Response to antiretroviral therapy: improved survival associated with CD4 above 500 cells/μl.
ABSTRACT We investigated the association between immune response and mortality in four HIV African programs supported by Médecins Sans Frontières.
Multicentric retrospective cohort study.
All antiretroviral therapy (ART) naive adults (>15 years) who initiated therapy between March 2001 and November 2010 and receiving therapy for 9 months or more were included. We described the evolution of mortality over time. Mixed Poisson models were used to assess the effect of updated CD4 cell counts and other potential risk factors on mortality.
A total of 24 037 patients, of which 68% were women, contributed 69 516.2 person-years of follow-up. At ART initiation, 5718 patients (23.7%) were classified as WHO clinical stage 4, 1587 (6.6%) had a BMI below 16 kg/m and 2568 (10.7%) had CD4 cell count below 50 cells/μl. A total of 568 (2.4%) deaths were recorded during the study period. In the CD4 response categories 500 cells/μl or more, 350-499, 200-349, 50-199 cells/μl and less than 50 cells/μl, unadjusted mortality rates were 0.36; 0.58; 0.88; 1.91 and 7.43 per 100 person-years, respectively. In multivariate analysis, higher mortality was observed in patients with CD4 response levels 350-499 cells/μl [adjusted hazard ratio (aHR) 1.70, 95% confidence interval (CI) 1.26-2.30] and for those between 200-349 (aHR 2.56; 95% CI 1.93-3.38), compared to those with 500 cells/μl or more.
The observed higher survival of patients with a CD4 response to ART higher than 500 cells/μl supports the need of further research to evaluate the individual benefit of initiating ART at higher CD4 levels in sub-Saharan Africa.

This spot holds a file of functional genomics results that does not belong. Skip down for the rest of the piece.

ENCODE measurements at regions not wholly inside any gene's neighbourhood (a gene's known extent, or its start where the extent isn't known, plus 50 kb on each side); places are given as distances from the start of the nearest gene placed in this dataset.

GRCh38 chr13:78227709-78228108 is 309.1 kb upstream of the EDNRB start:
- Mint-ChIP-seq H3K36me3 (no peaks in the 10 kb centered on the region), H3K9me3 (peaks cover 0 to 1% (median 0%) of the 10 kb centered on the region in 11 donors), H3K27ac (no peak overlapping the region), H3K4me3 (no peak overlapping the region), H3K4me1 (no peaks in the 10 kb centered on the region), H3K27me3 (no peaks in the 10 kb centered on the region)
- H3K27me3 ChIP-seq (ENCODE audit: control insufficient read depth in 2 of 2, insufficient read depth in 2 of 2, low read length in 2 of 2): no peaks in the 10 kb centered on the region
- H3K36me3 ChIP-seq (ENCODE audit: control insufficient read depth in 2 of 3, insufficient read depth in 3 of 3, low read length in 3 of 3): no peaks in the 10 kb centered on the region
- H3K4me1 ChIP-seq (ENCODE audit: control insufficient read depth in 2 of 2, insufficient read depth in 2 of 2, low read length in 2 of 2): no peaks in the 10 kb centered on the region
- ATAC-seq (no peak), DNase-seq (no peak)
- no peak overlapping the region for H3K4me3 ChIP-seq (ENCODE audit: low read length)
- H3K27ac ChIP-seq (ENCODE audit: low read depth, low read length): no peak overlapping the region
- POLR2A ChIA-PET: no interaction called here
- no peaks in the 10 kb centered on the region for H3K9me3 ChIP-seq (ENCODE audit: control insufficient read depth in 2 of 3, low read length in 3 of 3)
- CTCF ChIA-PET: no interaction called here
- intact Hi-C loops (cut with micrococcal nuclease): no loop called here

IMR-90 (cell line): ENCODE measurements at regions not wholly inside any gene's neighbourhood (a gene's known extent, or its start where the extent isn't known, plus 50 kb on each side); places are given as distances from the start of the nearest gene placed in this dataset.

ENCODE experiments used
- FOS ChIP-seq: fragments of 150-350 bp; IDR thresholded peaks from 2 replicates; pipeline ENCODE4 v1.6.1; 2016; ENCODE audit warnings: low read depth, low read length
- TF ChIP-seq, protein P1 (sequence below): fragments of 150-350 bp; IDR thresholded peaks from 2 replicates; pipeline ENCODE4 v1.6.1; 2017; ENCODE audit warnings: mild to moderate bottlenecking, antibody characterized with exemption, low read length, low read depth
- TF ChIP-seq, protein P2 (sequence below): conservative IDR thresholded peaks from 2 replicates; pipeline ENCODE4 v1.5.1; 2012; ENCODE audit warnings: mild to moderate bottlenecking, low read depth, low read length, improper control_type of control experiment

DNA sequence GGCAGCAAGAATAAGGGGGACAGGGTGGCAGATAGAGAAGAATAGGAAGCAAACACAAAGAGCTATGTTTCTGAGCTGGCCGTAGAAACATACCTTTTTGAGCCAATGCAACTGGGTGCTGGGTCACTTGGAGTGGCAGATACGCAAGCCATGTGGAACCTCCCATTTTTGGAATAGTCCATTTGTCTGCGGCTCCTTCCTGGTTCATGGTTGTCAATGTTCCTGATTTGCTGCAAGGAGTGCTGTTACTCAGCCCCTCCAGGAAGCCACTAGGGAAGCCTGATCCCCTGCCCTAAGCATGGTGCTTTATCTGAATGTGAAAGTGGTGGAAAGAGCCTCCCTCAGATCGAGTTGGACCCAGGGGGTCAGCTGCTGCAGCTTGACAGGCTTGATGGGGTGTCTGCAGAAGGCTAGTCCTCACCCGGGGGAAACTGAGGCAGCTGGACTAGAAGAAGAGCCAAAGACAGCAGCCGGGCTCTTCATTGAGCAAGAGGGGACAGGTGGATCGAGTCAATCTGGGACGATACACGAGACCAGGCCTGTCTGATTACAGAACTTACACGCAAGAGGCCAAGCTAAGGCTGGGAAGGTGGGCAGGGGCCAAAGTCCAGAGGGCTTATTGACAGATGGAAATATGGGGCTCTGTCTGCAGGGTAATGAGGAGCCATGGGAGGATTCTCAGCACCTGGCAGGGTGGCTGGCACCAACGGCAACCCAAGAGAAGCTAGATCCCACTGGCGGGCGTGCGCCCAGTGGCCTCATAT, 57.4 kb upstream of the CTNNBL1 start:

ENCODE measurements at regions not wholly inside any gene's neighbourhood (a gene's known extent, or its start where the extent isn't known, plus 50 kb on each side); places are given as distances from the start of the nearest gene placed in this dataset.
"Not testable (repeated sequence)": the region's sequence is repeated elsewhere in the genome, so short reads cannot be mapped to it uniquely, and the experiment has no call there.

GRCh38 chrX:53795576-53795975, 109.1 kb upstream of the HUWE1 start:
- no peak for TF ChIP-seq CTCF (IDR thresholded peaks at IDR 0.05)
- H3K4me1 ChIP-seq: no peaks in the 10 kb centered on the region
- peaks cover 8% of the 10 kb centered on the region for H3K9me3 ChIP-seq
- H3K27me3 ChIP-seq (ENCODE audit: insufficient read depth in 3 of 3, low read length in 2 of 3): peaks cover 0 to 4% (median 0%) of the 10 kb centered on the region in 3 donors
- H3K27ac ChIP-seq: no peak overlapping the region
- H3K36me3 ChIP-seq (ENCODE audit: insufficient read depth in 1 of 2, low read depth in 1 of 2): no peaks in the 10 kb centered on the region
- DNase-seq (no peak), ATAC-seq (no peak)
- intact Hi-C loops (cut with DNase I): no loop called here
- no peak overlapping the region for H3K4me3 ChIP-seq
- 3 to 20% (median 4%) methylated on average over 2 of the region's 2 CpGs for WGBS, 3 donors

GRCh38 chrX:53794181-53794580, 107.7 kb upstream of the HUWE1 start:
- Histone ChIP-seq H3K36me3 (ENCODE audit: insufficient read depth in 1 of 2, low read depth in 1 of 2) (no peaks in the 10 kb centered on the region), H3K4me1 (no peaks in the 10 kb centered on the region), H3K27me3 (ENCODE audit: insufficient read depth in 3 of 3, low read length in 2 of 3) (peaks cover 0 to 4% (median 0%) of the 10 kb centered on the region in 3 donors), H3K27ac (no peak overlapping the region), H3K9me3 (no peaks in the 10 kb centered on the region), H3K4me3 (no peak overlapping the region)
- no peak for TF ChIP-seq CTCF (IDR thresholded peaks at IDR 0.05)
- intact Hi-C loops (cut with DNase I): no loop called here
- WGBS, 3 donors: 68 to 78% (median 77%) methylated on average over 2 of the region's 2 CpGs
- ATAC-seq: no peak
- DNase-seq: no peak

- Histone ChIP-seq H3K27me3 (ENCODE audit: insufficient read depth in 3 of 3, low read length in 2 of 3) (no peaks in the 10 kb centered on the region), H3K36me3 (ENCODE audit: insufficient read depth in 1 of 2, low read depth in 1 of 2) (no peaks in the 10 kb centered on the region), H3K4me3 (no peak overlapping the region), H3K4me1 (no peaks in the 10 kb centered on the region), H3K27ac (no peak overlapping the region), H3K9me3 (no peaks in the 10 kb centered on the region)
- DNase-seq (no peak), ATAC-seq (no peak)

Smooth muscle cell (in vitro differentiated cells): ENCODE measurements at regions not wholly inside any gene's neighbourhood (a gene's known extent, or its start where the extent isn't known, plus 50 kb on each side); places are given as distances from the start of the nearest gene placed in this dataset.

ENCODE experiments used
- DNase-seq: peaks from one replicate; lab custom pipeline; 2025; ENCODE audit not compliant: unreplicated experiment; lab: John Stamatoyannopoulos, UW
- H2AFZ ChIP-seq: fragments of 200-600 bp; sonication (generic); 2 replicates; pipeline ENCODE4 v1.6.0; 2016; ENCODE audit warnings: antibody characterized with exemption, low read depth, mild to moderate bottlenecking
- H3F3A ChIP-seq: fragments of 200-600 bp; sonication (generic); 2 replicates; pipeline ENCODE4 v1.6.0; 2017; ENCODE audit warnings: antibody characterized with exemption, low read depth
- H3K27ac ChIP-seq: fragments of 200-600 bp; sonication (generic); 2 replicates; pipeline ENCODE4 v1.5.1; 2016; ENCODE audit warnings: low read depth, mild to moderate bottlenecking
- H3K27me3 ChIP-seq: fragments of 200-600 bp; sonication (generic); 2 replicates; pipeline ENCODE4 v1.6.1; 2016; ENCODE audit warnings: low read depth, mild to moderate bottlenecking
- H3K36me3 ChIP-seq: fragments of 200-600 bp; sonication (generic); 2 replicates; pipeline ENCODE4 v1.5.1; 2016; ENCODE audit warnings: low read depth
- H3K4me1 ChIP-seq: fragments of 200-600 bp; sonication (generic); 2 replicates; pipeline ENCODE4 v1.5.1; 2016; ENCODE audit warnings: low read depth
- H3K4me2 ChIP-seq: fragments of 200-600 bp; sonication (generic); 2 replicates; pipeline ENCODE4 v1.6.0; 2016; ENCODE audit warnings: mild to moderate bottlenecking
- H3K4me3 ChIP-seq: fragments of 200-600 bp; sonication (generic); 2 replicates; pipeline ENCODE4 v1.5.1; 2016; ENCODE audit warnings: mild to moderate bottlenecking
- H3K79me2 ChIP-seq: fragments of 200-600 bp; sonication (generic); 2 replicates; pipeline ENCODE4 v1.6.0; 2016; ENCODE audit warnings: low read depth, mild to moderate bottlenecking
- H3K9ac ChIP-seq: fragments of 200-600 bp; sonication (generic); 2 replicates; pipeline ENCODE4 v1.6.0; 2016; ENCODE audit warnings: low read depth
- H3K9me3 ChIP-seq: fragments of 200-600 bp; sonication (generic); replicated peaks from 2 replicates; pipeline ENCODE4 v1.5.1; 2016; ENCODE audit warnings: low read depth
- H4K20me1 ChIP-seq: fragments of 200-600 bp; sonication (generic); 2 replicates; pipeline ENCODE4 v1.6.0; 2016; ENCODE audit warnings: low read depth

Article: Laboratory and clinical predictors of disease progression following initiation of combination therapy in HIV-infected adults in Thailand.[show abstract] [hide abstract]
ABSTRACT: Data on determinants of long-term disease progression in HIV-infected patients on antiretroviral therapy (ART) are limited in low and middle-income settings. Effects of current CD4 count, viral load and haemoglobin and diagnosis of AIDS-defining events (ADEs) after start of combination ART (cART) on death and new ADEs were assessed using Poisson regression, in patient aged ≥ 18 years within a multi-centre cohort in Thailand. Among 1,572 patients, median follow-up from cART initiation was 4.4 (IQR 3.6-6.3) years. The analysis of death was based on 60 events during 6,573 person-years; 30/50 (60%) deaths with underlying cause ascertained were attributable to infections. Analysis of new ADE included 192 events during 5,865 person-years; TB and Pneumocystis jiroveci pneumonia were the most commonly presented first new ADE (35% and 20% of cases, respectively). In multivariable analyses, low current CD4 count after starting cART was the strongest predictor of death and of new ADE. Even at CD4 above 200 cells/mm(3), survival improved steadily with CD4, with mortality rare at ≥ 500 cells/mm(3) (rate 1.1 per 1,000 person-years). Haemoglobin had a strong independent effect, while viral load was weakly predictive with poorer prognosis only observed at ≥ 100,000 copies/ml. Mortality risk increased following diagnosis of ADEs during cART. The decline in mortality rate with duration on cART (from 21.3 per 1,000 person-years within first 6 months to 4.7 per 1,000 person-years at ≥ 36 months) was accounted for by current CD4 count. Patients with low CD4 count or haemoglobin require more intensive diagnostic and treatment of underlying causes. Maintaining CD4 ≥ 500 cells/mm(3) minimizes mortality. However, patient monitoring could potentially be relaxed at high CD4 count if resources are limited. Optimal ART monitoring strategies in low-income settings remain a research priority. Better understanding of the aetiology of anaemia in patients on ART could guide prevention and treatment.PLoS ONE 01/2012; 7(8):e43375. · 4.09 Impact Factor